I had the opportunity on Friday, September 25th to see a presentation on the use of Music Technology in the Classroom. The presentation was given by Radio Cremata, the music technology teacher at LaSalle High School here in Miami, FL. Cremata is also a Doctoral Candidate in Music Education at Boston University, and is pursuing his degree through a case study based on music technology. I did live updates to my Twitter stream during the presentation, which I have pasted below in chronological order. You can also see the original “tweets” by viewing the tag #musictech, which I included in all my posts. Below, find the pasted updates, as well as some major ideas that Cremata discussed:
Twitter Stream – The Updates
- Morning, everyone! This morning I’ll be live-tweeting a presentation on #musictech from our weekly #umiami Music Ed forum! Stay tuned!
- Today’s #musictech presentation: Radio Cremata-”Maximizing Your Student’s Musical Potential: Strategies for Teaching Music With Technology”
- Radio Cremata just started his presentation off right-saying he’s hoping for a ‘Canes win tomorrow!
- “Music is Evolving, but Music Education tends to be behind the Evolution of Music”
- Reason: Electronic Music Creation Program -Allows students without musical training to create music
- Technology Program:”Reason” helps teach how a Mixing Board works (visual mixing board, front and back, on the screen).. way cool!
- This guy can beat-box, too! He’s an a-capella aficionado
- Cremata is showing an example of how he teaches students to create drum patterns, when they have no musical experience!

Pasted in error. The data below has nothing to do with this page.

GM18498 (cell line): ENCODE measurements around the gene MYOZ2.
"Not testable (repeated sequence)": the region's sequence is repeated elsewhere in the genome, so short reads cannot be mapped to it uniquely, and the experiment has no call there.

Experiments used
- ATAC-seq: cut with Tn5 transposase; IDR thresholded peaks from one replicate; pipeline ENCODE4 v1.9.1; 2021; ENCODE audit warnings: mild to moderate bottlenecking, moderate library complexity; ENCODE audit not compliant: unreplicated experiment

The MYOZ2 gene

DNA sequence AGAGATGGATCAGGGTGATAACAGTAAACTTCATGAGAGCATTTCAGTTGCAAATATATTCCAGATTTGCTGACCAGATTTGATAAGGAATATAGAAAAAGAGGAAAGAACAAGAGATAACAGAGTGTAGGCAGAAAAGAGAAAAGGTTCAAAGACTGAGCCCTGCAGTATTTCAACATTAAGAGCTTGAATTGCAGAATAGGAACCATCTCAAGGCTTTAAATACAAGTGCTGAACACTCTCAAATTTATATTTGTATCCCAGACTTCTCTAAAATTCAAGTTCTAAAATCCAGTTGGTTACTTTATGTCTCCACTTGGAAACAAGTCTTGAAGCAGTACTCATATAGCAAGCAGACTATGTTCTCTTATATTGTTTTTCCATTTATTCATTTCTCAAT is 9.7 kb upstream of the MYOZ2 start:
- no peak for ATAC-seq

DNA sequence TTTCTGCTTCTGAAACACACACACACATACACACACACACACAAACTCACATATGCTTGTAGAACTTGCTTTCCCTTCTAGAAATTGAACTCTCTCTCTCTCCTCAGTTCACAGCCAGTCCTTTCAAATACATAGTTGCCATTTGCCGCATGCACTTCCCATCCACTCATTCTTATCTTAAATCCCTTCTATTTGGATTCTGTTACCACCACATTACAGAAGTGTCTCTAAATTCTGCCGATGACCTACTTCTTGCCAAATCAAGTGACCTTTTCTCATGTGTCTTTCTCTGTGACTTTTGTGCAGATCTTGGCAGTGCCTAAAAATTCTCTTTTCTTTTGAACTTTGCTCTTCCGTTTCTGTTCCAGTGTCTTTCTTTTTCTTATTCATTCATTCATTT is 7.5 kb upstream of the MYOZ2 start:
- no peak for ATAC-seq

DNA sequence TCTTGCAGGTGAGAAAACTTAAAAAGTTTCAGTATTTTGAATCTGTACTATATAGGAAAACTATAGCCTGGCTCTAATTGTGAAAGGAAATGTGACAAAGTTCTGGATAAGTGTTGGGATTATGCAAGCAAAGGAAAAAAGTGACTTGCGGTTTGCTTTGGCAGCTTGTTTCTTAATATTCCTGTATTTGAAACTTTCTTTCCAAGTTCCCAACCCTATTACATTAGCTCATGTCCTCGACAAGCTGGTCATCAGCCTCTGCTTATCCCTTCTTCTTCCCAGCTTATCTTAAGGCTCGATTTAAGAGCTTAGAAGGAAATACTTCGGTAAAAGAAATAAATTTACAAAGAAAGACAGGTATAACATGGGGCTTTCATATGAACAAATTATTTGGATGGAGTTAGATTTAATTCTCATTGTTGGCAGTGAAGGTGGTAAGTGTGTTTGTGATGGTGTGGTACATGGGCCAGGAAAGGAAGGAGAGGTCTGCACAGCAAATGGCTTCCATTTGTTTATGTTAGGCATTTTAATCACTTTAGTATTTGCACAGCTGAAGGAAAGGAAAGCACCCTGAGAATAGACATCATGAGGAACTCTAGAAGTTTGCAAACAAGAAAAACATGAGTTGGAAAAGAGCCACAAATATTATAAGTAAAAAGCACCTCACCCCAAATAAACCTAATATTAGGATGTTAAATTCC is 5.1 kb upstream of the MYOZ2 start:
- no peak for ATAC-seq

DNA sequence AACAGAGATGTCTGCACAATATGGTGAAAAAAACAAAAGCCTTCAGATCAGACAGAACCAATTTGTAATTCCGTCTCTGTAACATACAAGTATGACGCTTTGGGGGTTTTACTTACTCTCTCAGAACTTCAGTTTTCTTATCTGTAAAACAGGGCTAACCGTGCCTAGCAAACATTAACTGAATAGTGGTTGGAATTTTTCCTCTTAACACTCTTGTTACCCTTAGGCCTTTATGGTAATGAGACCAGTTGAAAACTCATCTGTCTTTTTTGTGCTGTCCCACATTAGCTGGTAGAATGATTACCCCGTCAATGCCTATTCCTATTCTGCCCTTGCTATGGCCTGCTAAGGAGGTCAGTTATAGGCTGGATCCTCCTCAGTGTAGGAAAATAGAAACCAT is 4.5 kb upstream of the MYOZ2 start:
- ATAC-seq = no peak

- “My goal is to make them un-afraid, so they can love music”
- In “Reason,” you can look at the back of the mixing board, and drag/drop cables on your screen to re-wire!
- The class that Cremata uses “Reason” in is entitled “Sound Engineering”
- Cremata moves on to a demo of “Music Ace Maestro” to teach students with no experience how to read music!
- EarMaster Pro – Ear Training software
- Uh oh! We’re getting tested… the last level of the “Extended Harmony” lesson in EarMaster Pro!
- Another software demo: eMedia Piano & Keyboard Method
- Jazz Piano MasterClass with Miles Black helps teach Jazz Piano… not very interesting interface, but it teaches well!
- Cremata gives every child he teaches in his classroom high-back leather chairs, so they “feel special” and are more motivated
- Programs that Cremata calls “creative software”- GarageBand, Logic, Reason, ACID Pro
- Cremata is modeling how he teaches the blues using ACID Pro
- “Music is supposed to be FUN!”
- Cremata has a project to remix the #umiami fight song in ACID Pro! WAY cool!
- “Our goal is to maximize students’ opportunities to grow” – Radio Cremata
- GREAT presentation from Radio Cremata on using Music Technology to enrich students’ music education! Thanks for coming, Radio!
The following is a list of software programs that Cremata mentioned during his presentation, with links to the websites of the programs.
- Reason – Music sequencing, sound engineering, digital mixing board
- Music Ace Maestro – Teaching basics of music
- EarMaster Pro – Ear training/aural skills, basic to very advanced
- eMedia Piano & Keyboard Method – Computerized piano/keyboard method book
- Jazz Piano MasterClass with Miles Black – Jazz piano method
- ACID Pro – Music sequencing, recording software (Free Version – ACID Xpress)
Quotes from Mr. Cremata’s presentation:
- Music is Evolving, but Music Education tends to be behind the Evolution of Music
- My goal is to make them un-afraid, so they can love music
- Music is supposed to be FUN!
- Our goal is to maximize students’ opportunities to grow
As part of his doctoral work, Mr. Cremata is doing case studies on collegiate music students and their experiences with music technology instruction. If you are interested in participating in this study, which will take no more than 15-20 minutes of your time, please email him at firstname.lastname@example.org. Any offers to participate would be greatly appreciated, I’m sure.
What do you think of some of the things Mr. Cremata is doing in his classroom? Do you have other ideas for integrating technology into the music classroom? Share them below in the comments, so we can continue to advocate for music technology!